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Sketch me a revolution
A graveyard in Iran. Despair in Palestine. Hitler in manga. Comics Journalism is in a unique position to capture the darkness and the detail.
A sharpened pencil and an imagination to match can chronicle the murkiest chapters of human history with unforgiving accuracy. Comics, and their more studious counterpart, the graphic novel, can reveal through the familiar simplicity of voice blurbs and boxed-in graphics, the wickedness of war and the despair of nations built on the rubble of tortured citizenry and young death.
Comics Journalism is the morbidly funny language of incisive reportage. At the annual Indian Comics Convention, organised by Comic Con India at Dilli Haat, grim titles like Palestine by Joe Sacco, Deogratias, A Tale of Rwanda by Jean-Philippe Stassen and
The Photographer by Emmanuel Guibert, Didier Lefevre and Frêdêric Lemercier, stacked up for attention, against the usual tales of puffy superheroes and freckled redheads.
"I chose to tell the story of 'the missing', a sadly universal story, " says Amir, the Iranian-American writer of Zahra's Paradise, a graphic novel that unfolds in Tehran, after the presidential election of 2009 is settled in favour of Mahmoud Ahmadinejad, and the streets are swarming with protesters. The book, whose title is borrowed from the name of a cemetery on the outskirts of Tehran, tells the story of a nation whose dissenters vanish without a trace and anonymous graves proliferate. Inspired by a grainy YouTube video of a mother who is about to bury her son in Zahra's Paradise, the narrative trawls through hospitals, morgues and prisons to recount the horror of losing a loved one to a totalitarian state. "In a thousand small ways, the Iranian people resist daily, the possibility of fading into oblivion, " says the writer, "Anyone who dares question the state - student, scholar, citizen - is accused of propaganda. People disappear. "
Zahra's Paradise is also the irrepressible voice of a blog. "When the Islamic Republic wiped out the media, people turned to blogs and used their cell phones to record what was going on. The truth, the facts were at stake, " says an impassioned Amir, on the spurt of Internet activity and videos that documented the revolt against a fraudulent election campaign.
The graphic novel has been illustrated by Khalil, with an attention to detail that captures even tiny logos on laptops and mobile phones, in a subtext that upholds technology as a conveyor of defiance. The narrative recalls the death of Neda Agha Soltan, a musician and student of philosophy, on the pavements of Tehran. The murder went viral, and instigated public sloganeering against the fundamentalist regime. "Our Neda is not dead, the government is dead, " raged the public, holding aloft their mobile phones as banners of freedom that told the world their story.
Self-determination and an urgent need to dispatch an eyewitness account, with every detail carefully sketched for posterity, define most of Joe Sacco's political reporting via comics. The Maltese-American journalist and author of comics like Palestine, Safe Area Gorazde: The War in Eastern Bosnia 1992-95, Footnotes in Gaza and more recently, Journalism, has travelled to conflict zones around the world, to amass vivid tales of war crimes, dispossession and an all-pervasive uncertainty.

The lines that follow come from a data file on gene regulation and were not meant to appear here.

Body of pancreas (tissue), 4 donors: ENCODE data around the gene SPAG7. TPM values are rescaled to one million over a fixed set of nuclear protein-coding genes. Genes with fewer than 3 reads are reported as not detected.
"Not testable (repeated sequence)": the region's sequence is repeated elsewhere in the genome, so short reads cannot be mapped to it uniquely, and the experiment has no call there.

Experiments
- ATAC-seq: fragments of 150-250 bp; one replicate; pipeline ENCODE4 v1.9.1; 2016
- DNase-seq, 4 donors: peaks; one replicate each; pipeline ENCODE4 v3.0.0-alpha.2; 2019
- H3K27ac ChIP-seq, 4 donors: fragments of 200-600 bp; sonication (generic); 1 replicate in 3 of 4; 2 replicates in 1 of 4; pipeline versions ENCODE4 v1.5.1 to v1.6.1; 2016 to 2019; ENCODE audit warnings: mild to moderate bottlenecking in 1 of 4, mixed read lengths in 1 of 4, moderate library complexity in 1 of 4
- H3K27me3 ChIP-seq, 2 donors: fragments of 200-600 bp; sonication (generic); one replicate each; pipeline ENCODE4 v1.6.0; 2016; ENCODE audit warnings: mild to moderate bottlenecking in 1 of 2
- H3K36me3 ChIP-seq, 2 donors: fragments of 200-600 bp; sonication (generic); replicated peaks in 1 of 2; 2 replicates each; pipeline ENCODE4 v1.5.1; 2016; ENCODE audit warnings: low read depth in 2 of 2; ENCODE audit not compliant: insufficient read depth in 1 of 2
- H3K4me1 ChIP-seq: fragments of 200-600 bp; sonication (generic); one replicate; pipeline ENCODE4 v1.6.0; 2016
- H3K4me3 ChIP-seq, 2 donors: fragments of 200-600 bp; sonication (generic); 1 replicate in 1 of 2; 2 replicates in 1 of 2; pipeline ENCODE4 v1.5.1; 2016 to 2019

In the preface to Journalism, Joe Sacco describes the legitimacy of comics as a medium of credible journalism: "There will always exist, when presenting journalism in the comics form, a tension between those things that can be verified, like a quote caught on tape, and those things that defy verification, such as a drawing purporting to represent a specific episode, " he writes, emphasising that while a cartoonist must aspire to authenticity, he or she has a responsibility far deeper that factual accuracy: "To my mind, anything that can be drawn accurately should be drawn accurately... However, there are drawings - particularly in scenes that take place in the past that I did not see myself - for which I must necessarily use my imagination, or rather, my informed imagination. By this I mean that whatever I draw must have grounding in the specifics of the time, place and situation I am trying to re-create. "
The cartoonist isn't absolved of conscientiousness and must necessarily adhere to the mainstream journalist's checklist of authenticity in word and picture, for the comic to become a disseminator of history. Zahra's Paradise, for instance, is appended with an extensive glossary, as well as a list of 16, 901 people assassinated in the Islamic Republic of Iran. The list forms the 'The Omid Memorial' - a community of the dead who now inhabit a silent city named Omid (' hope' in Persian). The Photographer, created collectively by Guibert, Lefevre and Lemercier, documents the war in Afghanistan by using a combination of sketches as well as pictures taken by photojournalist Lefevre during a Doctors Without Borders mission in 1986.
Even unabashed flights of fantasy are reignedin by the truth of the epoch. Message to Adolf, a manga series created by Japanese artiste Osamu Tezuka, popular as the 'godfather of manga', is the story of three men named Adolf. Adolf Kamil is a Jewish resident of Japan, his best friend Adolf Kaufmann is of Japanese-German origins, and the third Adolf is Hitler, dictator of Germany. The narrative dwells on the rumour that Adolf Hitler had Jewish antecedents. And while the manga series does not claim historic accuracy, traces of the Holocaust give the imaginative narrative a starkly real form. "Comic readers are looking for substance, " says Ed Chavez, marketing director of Vertical, publishers of Message to Adolf. And while comics will always remain stalwarts of a cheeky subculture, their growing interest in political history has turned them into brazen interpreters of a milieu.
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